Somewhere between Colasanti and Smith is Scott, who loosely outlines her books before beginning. For her current project, though, she’s “winging it,” without doing any outlining at all: “I don’t know where it’s going. I feel naughty,” she joked.
Questions from the audience brought the authors back to the topic of character building; other topics included incorporating powerful narrative hooks, and the challenge of creating satisfying narratives that grant a degree of wish-fulfillment on the part of the author as well as for the reader.
For her most recent book, Scott started out writing a very character-focused love story, but with her editor’s input, decided that the book required more of a hook. That’s when she came up with the idea to mix Greek mythology and contemporary romance: the result was Only Everything. Her protagonist is lovesick Eros, whom Zeus banishes to New Jersey, where she – Scott switched the Greek god’s gender – is forced to play matchmaker for human couples. Tapping into mythology this way allowed Scott not only to explore love in its manifestations, but also to have fun with Eros as a fish out of water.
On the subject of character, Eulberg said she finds it especially empowering to create teenage girls who are able to find the words to speak their minds in a moment – instead of (ahem) thinking of the words years later and writing them for made-up characters to say. This isn’t to suggest that she takes it easy on her characters. Much of creating a tension in a book, Eulberg believes, means thinking about “the decisions your characters make. Think about what they really want – and then screw things up for them.”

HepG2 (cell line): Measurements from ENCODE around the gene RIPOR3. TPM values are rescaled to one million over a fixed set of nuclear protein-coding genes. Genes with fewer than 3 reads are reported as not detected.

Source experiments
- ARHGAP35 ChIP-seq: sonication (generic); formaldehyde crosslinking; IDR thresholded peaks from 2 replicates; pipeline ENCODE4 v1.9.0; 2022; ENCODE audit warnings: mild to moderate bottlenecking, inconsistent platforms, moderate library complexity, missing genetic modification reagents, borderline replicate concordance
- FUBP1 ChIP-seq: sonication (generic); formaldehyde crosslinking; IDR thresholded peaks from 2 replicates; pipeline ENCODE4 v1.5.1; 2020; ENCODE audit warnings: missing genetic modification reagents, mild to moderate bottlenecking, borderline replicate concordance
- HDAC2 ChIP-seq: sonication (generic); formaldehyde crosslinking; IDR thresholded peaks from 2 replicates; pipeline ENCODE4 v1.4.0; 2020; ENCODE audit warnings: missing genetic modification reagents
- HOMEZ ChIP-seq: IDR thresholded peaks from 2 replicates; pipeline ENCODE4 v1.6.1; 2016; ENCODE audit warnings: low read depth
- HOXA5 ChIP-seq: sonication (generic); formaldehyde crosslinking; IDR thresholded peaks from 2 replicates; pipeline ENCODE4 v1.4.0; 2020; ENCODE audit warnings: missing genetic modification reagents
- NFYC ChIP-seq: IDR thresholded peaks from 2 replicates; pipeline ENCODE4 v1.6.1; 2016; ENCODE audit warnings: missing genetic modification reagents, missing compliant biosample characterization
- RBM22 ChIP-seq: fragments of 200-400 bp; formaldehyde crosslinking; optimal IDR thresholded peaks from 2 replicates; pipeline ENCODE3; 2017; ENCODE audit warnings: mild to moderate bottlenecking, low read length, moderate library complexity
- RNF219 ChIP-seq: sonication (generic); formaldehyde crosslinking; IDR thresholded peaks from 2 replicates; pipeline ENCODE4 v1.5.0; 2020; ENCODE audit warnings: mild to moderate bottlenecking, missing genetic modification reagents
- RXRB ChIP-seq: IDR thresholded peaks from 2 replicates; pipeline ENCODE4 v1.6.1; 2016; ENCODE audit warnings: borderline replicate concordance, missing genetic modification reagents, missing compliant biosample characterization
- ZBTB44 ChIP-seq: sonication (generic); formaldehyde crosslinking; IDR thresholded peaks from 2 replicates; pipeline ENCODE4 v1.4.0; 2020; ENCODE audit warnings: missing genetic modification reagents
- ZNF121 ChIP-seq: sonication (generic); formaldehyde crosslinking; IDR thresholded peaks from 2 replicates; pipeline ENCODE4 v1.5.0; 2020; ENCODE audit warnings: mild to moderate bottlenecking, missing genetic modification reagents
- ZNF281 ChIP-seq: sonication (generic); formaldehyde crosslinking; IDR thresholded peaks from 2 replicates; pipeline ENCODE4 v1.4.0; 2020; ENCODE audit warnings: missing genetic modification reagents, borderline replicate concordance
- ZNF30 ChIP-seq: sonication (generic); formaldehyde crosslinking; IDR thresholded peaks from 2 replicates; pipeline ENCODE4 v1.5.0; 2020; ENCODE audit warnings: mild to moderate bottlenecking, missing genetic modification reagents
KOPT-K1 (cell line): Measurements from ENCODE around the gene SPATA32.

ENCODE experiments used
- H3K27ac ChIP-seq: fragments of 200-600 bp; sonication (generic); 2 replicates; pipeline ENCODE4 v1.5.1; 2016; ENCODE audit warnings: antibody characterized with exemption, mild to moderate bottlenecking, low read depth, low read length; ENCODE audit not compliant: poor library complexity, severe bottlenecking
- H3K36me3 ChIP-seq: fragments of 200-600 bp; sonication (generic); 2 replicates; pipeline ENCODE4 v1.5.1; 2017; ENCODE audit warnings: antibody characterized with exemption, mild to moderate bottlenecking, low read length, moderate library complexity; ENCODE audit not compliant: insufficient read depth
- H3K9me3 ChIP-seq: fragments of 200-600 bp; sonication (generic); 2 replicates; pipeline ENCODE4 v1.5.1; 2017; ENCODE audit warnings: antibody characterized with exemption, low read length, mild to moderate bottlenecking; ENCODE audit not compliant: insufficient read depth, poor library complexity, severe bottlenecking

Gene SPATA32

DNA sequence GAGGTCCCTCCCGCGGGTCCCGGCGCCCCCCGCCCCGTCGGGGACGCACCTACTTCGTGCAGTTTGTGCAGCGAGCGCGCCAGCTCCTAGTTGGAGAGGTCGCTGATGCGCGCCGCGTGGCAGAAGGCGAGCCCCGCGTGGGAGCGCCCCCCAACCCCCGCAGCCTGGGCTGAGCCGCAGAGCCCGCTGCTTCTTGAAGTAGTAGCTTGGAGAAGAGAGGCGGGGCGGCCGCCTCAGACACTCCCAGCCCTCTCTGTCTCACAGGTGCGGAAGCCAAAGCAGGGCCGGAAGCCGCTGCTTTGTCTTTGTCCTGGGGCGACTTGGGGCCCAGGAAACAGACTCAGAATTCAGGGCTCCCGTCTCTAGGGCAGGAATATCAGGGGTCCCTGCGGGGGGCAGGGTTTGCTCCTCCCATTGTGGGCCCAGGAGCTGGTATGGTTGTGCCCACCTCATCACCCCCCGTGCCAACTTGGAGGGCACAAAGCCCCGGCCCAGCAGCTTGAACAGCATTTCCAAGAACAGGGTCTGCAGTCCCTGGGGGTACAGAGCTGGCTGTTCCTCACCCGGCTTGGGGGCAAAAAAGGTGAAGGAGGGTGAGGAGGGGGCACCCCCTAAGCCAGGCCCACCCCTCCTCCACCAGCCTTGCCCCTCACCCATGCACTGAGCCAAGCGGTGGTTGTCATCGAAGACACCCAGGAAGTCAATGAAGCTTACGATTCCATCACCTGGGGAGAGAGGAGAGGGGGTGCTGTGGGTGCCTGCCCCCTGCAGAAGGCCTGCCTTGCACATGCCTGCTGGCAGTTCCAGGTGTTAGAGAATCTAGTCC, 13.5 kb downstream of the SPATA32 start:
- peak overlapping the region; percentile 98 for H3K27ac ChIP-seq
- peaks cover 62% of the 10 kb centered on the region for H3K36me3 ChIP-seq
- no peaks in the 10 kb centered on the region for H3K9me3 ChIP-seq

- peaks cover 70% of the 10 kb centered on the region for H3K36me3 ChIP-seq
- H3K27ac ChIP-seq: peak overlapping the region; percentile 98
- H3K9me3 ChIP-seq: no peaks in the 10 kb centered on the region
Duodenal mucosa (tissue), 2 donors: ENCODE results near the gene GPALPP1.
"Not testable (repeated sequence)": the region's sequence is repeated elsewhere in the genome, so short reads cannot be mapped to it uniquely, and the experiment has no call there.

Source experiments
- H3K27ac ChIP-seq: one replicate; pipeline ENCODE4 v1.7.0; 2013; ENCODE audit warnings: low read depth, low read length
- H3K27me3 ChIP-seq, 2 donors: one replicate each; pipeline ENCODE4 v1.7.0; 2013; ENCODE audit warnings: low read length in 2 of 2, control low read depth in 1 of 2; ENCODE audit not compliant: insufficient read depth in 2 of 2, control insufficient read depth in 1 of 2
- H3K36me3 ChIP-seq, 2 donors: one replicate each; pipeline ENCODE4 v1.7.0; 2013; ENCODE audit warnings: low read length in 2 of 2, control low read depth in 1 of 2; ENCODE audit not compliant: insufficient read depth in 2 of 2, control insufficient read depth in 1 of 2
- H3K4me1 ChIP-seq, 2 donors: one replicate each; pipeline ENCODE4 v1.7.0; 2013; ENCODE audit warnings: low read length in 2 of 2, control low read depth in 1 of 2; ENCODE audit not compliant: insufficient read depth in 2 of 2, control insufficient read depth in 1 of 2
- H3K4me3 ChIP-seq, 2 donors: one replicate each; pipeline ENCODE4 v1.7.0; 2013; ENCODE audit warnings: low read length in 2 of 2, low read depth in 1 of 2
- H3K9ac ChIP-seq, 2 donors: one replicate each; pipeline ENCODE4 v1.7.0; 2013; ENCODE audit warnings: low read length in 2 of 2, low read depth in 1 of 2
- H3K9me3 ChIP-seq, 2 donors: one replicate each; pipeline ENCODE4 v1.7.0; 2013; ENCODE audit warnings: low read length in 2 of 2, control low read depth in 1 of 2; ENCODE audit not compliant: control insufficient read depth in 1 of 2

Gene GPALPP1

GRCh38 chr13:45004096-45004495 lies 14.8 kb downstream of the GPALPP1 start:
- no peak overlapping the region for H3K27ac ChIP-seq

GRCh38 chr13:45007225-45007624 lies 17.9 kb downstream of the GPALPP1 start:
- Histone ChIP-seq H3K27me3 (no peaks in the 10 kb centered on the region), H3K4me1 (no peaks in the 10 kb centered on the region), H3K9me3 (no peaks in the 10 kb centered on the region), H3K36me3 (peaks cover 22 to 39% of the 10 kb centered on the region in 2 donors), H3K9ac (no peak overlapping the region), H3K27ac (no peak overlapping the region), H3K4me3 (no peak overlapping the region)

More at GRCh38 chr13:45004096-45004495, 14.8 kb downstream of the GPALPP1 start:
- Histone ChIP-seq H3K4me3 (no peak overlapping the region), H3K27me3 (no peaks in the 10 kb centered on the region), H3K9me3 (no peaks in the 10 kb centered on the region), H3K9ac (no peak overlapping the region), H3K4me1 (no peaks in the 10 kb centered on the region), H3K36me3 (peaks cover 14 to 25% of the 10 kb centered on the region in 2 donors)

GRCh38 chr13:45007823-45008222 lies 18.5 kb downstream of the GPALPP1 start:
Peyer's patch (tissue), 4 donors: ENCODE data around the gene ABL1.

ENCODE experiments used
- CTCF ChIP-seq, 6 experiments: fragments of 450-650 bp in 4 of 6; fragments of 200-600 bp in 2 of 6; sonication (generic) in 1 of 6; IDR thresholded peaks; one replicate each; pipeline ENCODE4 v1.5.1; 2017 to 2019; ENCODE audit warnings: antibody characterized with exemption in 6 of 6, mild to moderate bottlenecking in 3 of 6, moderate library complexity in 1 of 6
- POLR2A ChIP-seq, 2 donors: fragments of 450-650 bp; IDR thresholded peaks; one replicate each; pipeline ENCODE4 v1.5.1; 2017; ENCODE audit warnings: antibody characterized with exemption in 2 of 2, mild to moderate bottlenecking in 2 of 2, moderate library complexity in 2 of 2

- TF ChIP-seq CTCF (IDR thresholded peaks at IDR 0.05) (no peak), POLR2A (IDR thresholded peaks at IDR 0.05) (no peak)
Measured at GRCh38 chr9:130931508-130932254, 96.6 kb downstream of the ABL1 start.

In other words of advice, Eulberg shared that one of her favorite exercises for nailing down her characters was recommended to her by a friend who read an early draft of a book. Her friend suggested that “each day, spend your commute with one of your characters.” Now, when she’s having difficulty fully understanding a character, she imagines him or her riding on the subway; it forces her to think of that character as a person in the world, instead of as an abstraction on the page.
Scott also practices visualizing characters’ traits, and tries to reveal characters to readers in a visual way, as though through a window, she said. To demonstrate her point, she referenced a subject already broached on the panel. Her somewhat tongue-in-cheek example: Say you have a character, in a book set in the 1980s, who is obsessed with New Kids on the Block. She wouldn’t simply say how much she loves Joey in dialogue; instead, a photograph of her mother and father in a picture frame might be ever-so-subtly eclipsed by a magazine cutout of Joey’s face. Just, you know, purely theoretically – not based on anyone from real life on the panel or anything.
Whatever the origins of particular characters, the individuals who populate a novel are a big part of its driving momentum, the authors agreed. “I want to know my characters as well as [I know] my best friends,” Colasanti said.